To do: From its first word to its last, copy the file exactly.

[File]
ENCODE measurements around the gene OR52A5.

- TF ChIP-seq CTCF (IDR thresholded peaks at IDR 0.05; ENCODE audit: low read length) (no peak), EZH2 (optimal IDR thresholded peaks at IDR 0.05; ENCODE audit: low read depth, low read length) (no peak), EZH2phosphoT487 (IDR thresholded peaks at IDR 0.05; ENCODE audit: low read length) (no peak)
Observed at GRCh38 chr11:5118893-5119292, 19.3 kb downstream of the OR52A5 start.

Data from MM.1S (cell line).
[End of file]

ENCODE measurements around the gene OR52A5.

- TF ChIP-seq CTCF (IDR thresholded peaks at IDR 0.05; ENCODE audit: low read length) (no peak), EZH2 (optimal IDR thresholded peaks at IDR 0.05; ENCODE audit: low read depth, low read length) (no peak), EZH2phosphoT487 (IDR thresholded peaks at IDR 0.05; ENCODE audit: low read length) (no peak)
Observed at GRCh38 chr11:5118893-5119292, 19.3 kb downstream of the OR52A5 start.

Data from MM.1S (cell line).